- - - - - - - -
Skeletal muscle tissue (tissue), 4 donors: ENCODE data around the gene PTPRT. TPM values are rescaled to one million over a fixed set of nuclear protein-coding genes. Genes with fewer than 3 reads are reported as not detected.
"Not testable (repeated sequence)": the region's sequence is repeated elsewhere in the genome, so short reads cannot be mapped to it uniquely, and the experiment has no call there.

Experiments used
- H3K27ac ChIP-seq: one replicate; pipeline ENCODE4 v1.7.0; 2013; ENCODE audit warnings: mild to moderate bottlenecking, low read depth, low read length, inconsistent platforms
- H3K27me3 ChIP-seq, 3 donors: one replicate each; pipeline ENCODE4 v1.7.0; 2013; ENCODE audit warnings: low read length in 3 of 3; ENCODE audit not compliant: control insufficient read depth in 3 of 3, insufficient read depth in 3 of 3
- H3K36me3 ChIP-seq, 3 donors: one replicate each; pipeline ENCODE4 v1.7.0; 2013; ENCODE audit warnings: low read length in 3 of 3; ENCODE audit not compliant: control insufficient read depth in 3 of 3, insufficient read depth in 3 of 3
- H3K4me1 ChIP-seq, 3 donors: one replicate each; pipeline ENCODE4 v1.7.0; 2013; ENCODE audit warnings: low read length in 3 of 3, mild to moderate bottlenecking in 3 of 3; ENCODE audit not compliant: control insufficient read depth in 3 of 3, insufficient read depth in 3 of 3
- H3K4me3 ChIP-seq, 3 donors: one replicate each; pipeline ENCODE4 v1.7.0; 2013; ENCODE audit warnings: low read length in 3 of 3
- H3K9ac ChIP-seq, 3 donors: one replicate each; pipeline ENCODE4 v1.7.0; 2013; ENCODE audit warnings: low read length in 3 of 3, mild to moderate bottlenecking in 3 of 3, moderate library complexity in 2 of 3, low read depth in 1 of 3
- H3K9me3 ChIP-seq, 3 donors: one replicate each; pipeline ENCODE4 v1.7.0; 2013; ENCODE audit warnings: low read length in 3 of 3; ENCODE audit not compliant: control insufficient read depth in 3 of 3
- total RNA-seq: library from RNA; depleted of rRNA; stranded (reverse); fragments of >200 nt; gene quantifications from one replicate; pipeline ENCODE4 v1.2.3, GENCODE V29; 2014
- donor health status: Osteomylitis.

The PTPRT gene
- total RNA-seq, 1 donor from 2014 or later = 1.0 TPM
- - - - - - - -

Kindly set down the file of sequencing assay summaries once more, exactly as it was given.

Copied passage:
Skeletal muscle tissue (tissue), 4 donors: ENCODE data around the gene PTPRT. TPM values are rescaled to one million over a fixed set of nuclear protein-coding genes. Genes with fewer than 3 reads are reported as not detected.
"Not testable (repeated sequence)": the region's sequence is repeated elsewhere in the genome, so short reads cannot be mapped to it uniquely, and the experiment has no call there.

Experiments used
- H3K27ac ChIP-seq: one replicate; pipeline ENCODE4 v1.7.0; 2013; ENCODE audit warnings: mild to moderate bottlenecking, low read depth, low read length, inconsistent platforms
- H3K27me3 ChIP-seq, 3 donors: one replicate each; pipeline ENCODE4 v1.7.0; 2013; ENCODE audit warnings: low read length in 3 of 3; ENCODE audit not compliant: control insufficient read depth in 3 of 3, insufficient read depth in 3 of 3
- H3K36me3 ChIP-seq, 3 donors: one replicate each; pipeline ENCODE4 v1.7.0; 2013; ENCODE audit warnings: low read length in 3 of 3; ENCODE audit not compliant: control insufficient read depth in 3 of 3, insufficient read depth in 3 of 3
- H3K4me1 ChIP-seq, 3 donors: one replicate each; pipeline ENCODE4 v1.7.0; 2013; ENCODE audit warnings: low read length in 3 of 3, mild to moderate bottlenecking in 3 of 3; ENCODE audit not compliant: control insufficient read depth in 3 of 3, insufficient read depth in 3 of 3
- H3K4me3 ChIP-seq, 3 donors: one replicate each; pipeline ENCODE4 v1.7.0; 2013; ENCODE audit warnings: low read length in 3 of 3
- H3K9ac ChIP-seq, 3 donors: one replicate each; pipeline ENCODE4 v1.7.0; 2013; ENCODE audit warnings: low read length in 3 of 3, mild to moderate bottlenecking in 3 of 3, moderate library complexity in 2 of 3, low read depth in 1 of 3
- H3K9me3 ChIP-seq, 3 donors: one replicate each; pipeline ENCODE4 v1.7.0; 2013; ENCODE audit warnings: low read length in 3 of 3; ENCODE audit not compliant: control insufficient read depth in 3 of 3
- total RNA-seq: library from RNA; depleted of rRNA; stranded (reverse); fragments of >200 nt; gene quantifications from one replicate; pipeline ENCODE4 v1.2.3, GENCODE V29; 2014
- donor health status: Osteomylitis.

The PTPRT gene
- total RNA-seq, 1 donor from 2014 or later = 1.0 TPM